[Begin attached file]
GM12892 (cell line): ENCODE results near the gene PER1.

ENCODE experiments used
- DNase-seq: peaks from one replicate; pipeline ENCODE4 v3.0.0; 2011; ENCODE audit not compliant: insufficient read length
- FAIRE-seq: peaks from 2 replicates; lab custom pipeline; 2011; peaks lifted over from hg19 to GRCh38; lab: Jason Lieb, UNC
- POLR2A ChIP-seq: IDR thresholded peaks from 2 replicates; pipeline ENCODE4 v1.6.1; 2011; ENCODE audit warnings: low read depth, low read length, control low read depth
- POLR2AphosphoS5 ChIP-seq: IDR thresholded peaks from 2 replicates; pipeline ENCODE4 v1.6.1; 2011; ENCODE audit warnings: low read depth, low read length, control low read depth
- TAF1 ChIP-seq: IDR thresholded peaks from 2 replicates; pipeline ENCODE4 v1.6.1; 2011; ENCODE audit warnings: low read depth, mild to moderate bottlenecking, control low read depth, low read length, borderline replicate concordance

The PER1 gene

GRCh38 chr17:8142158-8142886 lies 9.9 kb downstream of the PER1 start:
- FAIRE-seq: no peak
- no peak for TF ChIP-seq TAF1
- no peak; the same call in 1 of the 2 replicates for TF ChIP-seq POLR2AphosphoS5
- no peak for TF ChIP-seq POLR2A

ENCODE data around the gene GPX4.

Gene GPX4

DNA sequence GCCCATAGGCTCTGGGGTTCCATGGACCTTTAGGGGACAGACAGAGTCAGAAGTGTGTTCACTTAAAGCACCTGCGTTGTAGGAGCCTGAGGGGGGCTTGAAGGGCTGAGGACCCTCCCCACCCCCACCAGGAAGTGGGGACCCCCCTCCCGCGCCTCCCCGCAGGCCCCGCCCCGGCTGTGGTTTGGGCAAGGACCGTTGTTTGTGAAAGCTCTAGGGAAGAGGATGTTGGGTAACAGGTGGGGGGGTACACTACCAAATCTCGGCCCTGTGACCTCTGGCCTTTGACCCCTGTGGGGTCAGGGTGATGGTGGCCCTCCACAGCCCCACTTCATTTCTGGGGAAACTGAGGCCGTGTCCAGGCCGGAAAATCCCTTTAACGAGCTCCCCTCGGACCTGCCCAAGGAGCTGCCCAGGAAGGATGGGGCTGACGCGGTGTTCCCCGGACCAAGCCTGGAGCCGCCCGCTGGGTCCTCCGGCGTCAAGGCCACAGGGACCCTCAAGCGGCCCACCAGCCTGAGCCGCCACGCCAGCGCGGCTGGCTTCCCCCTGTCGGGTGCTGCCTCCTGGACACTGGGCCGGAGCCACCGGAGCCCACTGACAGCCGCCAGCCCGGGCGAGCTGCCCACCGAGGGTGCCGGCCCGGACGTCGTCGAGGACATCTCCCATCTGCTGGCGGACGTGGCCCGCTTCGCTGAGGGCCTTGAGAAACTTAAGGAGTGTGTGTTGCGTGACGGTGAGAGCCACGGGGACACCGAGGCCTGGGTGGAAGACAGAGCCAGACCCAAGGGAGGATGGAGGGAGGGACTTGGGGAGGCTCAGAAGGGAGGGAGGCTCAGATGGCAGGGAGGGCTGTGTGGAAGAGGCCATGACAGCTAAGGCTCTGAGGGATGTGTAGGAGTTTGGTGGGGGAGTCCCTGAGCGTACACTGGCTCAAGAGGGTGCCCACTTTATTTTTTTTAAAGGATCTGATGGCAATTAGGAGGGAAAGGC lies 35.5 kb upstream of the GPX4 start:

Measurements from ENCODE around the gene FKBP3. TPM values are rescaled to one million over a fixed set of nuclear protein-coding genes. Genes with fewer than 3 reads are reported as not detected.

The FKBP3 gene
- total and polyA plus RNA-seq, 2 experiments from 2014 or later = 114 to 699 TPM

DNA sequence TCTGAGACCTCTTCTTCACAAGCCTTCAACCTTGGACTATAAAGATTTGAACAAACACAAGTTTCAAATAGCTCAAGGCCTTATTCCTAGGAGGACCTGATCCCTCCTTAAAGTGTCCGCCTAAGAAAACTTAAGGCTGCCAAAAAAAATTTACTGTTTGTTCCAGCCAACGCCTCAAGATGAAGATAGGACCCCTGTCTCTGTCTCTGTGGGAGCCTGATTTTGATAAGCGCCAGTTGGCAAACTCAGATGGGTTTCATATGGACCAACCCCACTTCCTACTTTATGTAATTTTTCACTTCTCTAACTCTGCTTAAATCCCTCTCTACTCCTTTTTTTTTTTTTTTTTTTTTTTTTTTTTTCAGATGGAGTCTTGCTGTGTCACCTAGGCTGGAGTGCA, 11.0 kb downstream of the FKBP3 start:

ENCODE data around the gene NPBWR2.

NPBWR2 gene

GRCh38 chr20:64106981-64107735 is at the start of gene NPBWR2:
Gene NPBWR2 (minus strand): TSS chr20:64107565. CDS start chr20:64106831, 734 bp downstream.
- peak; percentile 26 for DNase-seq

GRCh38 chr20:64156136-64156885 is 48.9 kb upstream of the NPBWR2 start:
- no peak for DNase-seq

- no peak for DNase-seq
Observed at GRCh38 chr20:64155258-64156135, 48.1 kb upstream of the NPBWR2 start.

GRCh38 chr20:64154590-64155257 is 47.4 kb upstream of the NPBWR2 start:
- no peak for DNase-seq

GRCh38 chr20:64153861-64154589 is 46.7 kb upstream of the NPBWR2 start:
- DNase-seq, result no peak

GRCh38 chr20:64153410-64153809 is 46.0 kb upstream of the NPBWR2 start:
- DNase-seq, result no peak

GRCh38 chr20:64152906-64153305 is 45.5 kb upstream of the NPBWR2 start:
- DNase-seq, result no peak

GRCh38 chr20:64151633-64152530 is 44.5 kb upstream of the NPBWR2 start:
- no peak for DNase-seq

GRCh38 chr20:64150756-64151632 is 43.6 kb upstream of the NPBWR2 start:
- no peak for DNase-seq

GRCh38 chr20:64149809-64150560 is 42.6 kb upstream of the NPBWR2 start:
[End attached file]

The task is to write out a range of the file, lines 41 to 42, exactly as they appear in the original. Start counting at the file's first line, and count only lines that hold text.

- no peak for DNase-seq

GRCh38 chr20:64149809-64150560 is 42.6 kb upstream of the NPBWR2 start: